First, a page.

Urban Health Resource Centre
(UHRC) is a non-government organization that works towards socio-economic empowerment, improved quality of life, health, nutrition, well-being and empowered social organization among disadvantaged urban communities through – (i) demand-supply improvement, community-provider linkages, and demonstration programs that use a consultative and partnership based approach, (ii) technical support to government and non-government agencies and (iii) research, advocacy and knowledge dissemination. The UHRC’s demonstration programs utilize community organizing to establish women’s community groups consisting of slum-dwelling women who advocate for community-level infrastructure improvements.
History and outline of UHRC operations
UHRC was established in 2005 as a registered non-profit company under India’s Companies Act, 1956 with the aim of working towards socio-economic empowerment, improved quality of life, health, nutrition, and general well-being for urban disadvantaged families. Its startup was supported by USAID between 2004 and 2005, but as of 2009, the UHRC no longer receives USAID financial support.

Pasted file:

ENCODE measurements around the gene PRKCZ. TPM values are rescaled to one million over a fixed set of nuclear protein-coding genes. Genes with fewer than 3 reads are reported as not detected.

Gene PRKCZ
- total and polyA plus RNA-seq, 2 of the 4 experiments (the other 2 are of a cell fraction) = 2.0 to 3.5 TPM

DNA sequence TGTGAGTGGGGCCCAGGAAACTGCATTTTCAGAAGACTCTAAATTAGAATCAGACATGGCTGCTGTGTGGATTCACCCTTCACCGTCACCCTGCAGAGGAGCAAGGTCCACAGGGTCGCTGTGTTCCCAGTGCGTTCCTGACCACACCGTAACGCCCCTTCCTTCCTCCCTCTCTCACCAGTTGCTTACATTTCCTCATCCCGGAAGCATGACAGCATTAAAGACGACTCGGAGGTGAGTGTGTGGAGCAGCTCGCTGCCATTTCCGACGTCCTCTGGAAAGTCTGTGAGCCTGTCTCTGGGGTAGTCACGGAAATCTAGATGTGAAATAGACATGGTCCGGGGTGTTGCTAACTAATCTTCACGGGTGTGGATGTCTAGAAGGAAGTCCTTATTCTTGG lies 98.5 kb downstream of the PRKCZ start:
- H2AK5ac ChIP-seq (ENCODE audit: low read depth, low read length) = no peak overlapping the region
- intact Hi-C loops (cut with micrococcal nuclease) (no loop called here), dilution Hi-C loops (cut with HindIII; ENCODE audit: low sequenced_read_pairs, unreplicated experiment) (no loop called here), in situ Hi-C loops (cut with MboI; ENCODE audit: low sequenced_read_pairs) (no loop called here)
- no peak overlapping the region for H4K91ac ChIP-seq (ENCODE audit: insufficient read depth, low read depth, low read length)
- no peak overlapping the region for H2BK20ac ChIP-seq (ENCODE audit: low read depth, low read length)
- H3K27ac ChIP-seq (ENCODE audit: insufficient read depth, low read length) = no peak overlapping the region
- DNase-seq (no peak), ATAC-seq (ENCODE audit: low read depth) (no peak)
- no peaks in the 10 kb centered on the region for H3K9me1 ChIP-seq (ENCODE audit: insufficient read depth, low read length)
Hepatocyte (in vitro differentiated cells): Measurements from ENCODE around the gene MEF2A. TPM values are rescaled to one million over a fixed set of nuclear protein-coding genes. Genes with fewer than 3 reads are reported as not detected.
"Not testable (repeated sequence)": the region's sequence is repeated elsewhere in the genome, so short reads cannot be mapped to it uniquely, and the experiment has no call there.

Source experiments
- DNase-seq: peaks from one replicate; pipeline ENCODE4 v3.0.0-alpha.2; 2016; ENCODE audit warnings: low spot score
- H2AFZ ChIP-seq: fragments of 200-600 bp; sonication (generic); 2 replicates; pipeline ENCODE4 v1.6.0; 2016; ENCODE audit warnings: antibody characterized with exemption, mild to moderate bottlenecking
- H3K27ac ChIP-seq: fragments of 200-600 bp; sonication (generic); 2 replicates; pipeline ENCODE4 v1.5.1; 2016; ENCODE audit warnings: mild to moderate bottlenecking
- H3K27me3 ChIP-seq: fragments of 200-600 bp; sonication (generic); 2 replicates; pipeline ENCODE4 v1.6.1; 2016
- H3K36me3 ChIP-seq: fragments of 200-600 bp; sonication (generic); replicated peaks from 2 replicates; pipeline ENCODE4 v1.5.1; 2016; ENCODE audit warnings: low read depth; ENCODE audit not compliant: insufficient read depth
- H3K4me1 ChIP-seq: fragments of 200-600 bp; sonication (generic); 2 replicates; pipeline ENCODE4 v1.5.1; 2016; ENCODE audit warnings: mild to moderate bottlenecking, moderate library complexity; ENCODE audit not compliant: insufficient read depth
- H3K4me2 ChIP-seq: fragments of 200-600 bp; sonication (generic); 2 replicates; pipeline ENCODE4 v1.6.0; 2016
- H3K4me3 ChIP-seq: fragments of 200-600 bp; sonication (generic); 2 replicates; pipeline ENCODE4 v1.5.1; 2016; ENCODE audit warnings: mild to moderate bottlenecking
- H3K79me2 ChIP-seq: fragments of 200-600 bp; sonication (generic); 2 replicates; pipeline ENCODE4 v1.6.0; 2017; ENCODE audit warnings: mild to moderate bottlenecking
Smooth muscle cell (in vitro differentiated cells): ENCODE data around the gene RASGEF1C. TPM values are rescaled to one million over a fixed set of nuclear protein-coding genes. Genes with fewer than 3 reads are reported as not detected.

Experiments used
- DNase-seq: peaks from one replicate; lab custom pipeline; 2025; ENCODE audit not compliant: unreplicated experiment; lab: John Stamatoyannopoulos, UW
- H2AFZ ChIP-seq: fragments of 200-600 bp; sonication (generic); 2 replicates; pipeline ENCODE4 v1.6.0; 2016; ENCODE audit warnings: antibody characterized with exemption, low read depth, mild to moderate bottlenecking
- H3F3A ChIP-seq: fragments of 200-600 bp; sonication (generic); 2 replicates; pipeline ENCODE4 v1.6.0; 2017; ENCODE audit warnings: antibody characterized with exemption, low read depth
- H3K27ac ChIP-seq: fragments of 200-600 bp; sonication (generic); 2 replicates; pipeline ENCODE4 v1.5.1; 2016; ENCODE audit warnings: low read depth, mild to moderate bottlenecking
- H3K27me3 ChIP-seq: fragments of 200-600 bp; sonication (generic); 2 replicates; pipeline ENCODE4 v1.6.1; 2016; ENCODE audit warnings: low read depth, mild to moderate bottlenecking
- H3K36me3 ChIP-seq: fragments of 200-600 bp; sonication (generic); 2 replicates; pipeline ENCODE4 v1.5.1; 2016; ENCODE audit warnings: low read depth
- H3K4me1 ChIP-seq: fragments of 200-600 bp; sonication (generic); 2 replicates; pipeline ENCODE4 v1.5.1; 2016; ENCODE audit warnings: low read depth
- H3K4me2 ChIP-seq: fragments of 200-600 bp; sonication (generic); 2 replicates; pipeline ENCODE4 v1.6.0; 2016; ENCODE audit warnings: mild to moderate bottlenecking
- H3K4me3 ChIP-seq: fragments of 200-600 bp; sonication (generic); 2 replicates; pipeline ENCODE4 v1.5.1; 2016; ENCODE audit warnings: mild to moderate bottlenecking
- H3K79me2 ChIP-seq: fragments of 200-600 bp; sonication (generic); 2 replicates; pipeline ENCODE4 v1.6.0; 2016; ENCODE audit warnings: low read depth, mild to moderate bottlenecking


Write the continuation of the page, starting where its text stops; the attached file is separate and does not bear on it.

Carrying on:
UHRC implements demonstration programs among slum-dwelling populations in cities (Indore, Agra, and more recently North-East Delhi) with the intention that they be adapted, replicated and up-scaled by other government and non-government agencies. These demonstration programs focus simultaneously on community empowerment to enhance demand for services and on working with the service providers to improve supply side responsiveness to meet the increased demand. Since slum-dwellers are usually not connected to the mainstream population, part of the UHRC’s ground work involves proactive community mobilization, encouragement and outreach to identify vulnerable populations and facilitate their connection to social and economic sector service providers such as healthcare, living environment services, house improvement services and employment programs.